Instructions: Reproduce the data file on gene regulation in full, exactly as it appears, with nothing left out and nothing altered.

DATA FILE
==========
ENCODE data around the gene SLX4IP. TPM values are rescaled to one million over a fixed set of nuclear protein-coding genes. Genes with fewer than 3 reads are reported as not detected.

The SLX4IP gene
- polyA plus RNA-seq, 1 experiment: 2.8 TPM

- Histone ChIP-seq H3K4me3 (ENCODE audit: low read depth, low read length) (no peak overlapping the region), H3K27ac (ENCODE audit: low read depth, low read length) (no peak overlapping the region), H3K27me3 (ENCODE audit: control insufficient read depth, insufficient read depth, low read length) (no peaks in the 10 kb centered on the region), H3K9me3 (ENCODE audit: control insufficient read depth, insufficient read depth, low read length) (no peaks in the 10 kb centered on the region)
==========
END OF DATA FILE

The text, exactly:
ENCODE data around the gene SLX4IP. TPM values are rescaled to one million over a fixed set of nuclear protein-coding genes. Genes with fewer than 3 reads are reported as not detected.

The SLX4IP gene
- polyA plus RNA-seq, 1 experiment: 2.8 TPM

- Histone ChIP-seq H3K4me3 (ENCODE audit: low read depth, low read length) (no peak overlapping the region), H3K27ac (ENCODE audit: low read depth, low read length) (no peak overlapping the region), H3K27me3 (ENCODE audit: control insufficient read depth, insufficient read depth, low read length) (no peaks in the 10 kb centered on the region), H3K9me3 (ENCODE audit: control insufficient read depth, insufficient read depth, low read length) (no peaks in the 10 kb centered on the region)